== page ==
Hey, boys and girls, here's a little quiz for you. It seems certain that the TPP is on its way to becoming a big part of our lives, so it's time to get acquainted. Sure you're uncertain; that's only to be expected when a looming threat is lowering its vast bulk to roost in what was once your nest. Well, TPP seems to be our future. So let's grab this bull by the horns, and maybe he'll respond with a handshake.
What about the almost certainty of TPP worries you more:
a. The giant sucking sounds of yet more US jobs being drained away;
b. The separate-but-unequal legal, called "the Court of the World", ISDS; or
c. The fact that Wall Street wants TPP in the worst way.
Well, you can't be wrong with a quiz like this. Truly, every choice is chilling.
One of the amazing aspects of US politics is the disconnect between what is said and what is reflected by reality, which few seem to notice. Take for example the promises of jobs that we heard back with implementation of NAFTA. Maybe the fault was ours and we merely assumed the word "jobs" meant that we, as in the taxpayers of the United States, would see more of them, rather than that they would be going elsewhere, anywhere that people would accept lower rates of pay. Anyway, that is what happened, and that is what has accelerated with every new so-called 'free-trade' agreement signed. Have you noticed? Bangladesh has.
As to the second point, referring to the investor-state dispute-resolution rules, these began again with NAFTA, the idea being to protect corporations investing abroad from their factories being nationalized or their products seized by government fiat. It took control of any resulting legal actions out of the locality and unto ostensibly neutral corporate lawyers. As it happened, it worked so well that the ISDS system is now included in over three thousand international trade treaties. Although NAFTA included only three countries--Canada, the US, and Mexico--because of the ISDS system Canada is now one of the most sued countries in the world.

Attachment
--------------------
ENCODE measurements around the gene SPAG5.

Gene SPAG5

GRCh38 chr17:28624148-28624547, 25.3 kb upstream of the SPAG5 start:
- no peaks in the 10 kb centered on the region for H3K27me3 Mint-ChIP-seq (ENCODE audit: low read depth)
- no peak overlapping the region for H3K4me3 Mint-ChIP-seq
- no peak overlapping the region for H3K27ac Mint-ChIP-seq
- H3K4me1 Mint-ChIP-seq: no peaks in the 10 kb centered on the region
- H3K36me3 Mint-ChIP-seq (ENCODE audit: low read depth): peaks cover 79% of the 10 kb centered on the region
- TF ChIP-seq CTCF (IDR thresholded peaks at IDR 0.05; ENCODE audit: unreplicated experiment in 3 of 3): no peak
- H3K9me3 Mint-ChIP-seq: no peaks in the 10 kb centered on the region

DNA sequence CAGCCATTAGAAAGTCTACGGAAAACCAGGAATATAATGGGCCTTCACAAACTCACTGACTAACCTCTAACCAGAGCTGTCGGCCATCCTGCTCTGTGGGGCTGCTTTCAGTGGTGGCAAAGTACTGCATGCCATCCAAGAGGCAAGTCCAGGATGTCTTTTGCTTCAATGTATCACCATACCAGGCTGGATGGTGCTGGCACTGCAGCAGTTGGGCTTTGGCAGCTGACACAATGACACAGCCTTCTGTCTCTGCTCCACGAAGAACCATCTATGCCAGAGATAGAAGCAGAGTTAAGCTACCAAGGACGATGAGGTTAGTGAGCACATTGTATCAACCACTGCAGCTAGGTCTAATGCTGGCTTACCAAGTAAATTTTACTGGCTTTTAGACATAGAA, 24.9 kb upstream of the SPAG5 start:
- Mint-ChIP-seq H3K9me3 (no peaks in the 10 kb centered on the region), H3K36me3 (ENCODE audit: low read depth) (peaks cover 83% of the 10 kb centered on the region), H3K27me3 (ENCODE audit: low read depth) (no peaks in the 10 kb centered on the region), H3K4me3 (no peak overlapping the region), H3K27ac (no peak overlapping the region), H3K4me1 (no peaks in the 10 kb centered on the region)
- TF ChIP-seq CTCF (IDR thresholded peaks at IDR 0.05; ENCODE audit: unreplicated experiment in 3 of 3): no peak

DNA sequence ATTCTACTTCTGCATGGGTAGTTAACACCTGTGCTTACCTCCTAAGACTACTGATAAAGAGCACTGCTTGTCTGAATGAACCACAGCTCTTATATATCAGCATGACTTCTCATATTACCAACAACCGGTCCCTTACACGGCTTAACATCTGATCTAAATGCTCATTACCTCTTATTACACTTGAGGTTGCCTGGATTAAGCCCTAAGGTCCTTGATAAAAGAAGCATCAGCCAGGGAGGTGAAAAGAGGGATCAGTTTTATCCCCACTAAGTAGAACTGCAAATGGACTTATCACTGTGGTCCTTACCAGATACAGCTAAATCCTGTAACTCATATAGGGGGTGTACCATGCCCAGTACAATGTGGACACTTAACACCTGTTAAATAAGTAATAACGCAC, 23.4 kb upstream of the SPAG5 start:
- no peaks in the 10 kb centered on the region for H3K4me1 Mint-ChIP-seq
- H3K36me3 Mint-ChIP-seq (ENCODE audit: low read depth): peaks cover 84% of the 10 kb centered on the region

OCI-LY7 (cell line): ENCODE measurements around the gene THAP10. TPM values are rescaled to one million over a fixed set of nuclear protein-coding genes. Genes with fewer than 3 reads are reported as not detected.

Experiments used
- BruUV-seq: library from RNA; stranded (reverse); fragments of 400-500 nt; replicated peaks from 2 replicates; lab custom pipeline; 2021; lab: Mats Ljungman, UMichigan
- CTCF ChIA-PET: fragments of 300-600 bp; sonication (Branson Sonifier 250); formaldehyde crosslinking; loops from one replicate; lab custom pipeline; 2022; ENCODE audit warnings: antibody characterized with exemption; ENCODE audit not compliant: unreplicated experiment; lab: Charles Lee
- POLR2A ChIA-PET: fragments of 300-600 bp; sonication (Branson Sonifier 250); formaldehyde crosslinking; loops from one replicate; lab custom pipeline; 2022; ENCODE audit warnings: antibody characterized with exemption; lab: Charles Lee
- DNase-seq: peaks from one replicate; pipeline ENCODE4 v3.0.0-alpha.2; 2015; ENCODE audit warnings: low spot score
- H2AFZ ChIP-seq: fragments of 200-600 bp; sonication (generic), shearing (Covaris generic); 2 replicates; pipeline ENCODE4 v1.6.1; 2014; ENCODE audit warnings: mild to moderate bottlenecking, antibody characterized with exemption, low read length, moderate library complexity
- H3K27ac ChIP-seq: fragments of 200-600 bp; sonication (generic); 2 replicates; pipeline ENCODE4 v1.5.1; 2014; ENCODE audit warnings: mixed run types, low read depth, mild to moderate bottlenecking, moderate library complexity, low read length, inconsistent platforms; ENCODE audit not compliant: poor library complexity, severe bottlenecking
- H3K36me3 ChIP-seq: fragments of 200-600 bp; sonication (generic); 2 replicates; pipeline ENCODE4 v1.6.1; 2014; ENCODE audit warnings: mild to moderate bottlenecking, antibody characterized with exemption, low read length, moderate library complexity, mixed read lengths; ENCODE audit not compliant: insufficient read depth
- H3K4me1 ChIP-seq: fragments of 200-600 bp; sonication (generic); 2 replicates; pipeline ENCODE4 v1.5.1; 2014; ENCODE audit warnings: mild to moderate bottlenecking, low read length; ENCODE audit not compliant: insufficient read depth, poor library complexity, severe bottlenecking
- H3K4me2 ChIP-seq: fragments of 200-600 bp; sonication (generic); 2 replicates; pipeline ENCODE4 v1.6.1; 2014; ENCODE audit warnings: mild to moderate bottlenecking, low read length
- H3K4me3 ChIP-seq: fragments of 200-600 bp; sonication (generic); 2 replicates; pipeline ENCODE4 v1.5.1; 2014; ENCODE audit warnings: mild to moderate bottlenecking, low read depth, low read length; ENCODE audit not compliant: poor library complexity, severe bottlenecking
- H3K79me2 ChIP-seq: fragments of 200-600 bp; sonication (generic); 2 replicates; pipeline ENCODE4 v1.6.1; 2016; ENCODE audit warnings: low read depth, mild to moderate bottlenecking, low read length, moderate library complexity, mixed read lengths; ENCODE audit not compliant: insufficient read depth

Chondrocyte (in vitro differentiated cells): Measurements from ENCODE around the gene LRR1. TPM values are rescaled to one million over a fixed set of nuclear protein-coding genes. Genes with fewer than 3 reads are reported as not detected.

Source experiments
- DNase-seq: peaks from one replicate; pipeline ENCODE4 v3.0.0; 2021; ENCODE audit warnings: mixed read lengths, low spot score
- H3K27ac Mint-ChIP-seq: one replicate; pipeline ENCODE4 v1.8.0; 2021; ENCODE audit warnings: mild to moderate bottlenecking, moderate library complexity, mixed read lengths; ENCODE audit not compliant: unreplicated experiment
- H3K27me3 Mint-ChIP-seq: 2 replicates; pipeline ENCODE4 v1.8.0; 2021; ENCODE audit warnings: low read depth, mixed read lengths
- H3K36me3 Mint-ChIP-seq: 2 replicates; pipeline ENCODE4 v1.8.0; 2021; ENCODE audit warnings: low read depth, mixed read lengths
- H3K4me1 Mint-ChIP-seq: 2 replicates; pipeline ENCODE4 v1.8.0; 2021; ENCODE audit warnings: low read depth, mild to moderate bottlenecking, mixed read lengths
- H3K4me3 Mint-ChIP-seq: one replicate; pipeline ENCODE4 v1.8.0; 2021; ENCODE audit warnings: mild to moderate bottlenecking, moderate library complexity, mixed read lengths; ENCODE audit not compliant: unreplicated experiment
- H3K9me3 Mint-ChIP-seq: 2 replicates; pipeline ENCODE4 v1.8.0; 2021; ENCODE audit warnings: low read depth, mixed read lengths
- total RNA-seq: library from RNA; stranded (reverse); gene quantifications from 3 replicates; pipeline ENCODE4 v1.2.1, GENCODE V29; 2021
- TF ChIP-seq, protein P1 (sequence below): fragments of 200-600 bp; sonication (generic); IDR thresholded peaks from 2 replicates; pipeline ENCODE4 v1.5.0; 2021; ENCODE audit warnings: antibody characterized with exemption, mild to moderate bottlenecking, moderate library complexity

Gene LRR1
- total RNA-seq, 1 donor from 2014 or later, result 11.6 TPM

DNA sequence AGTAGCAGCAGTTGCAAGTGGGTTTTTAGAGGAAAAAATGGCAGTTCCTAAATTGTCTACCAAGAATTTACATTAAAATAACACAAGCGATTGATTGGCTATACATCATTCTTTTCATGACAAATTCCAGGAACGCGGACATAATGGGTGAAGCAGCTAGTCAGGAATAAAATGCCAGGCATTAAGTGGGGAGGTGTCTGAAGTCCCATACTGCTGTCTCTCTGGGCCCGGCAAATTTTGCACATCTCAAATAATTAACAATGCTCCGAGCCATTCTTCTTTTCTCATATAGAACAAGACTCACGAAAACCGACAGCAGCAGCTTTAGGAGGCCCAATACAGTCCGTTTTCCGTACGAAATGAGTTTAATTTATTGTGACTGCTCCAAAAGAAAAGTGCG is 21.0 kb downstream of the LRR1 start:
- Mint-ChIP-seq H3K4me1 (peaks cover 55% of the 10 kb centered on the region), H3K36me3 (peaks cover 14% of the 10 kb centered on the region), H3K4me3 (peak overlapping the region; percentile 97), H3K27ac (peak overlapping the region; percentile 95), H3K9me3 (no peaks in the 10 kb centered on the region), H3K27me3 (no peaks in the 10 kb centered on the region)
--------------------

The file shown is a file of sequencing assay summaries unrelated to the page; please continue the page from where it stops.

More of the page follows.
This brings us to the third point, which is actually both the scariest of all and the reason that Wall Street's parasitic mouthparts are frothing with anticipation--an entomological first. ISDS has worked well, but not as originally intended, which was to help companies and governments resolve legitimate disputes over assets. ISDS has become a way for the rich to become richer via speculation. You remember speculation, don't you? You just put your lips together and suck.If you haven't seen the HuffPost article, it is well worth your time.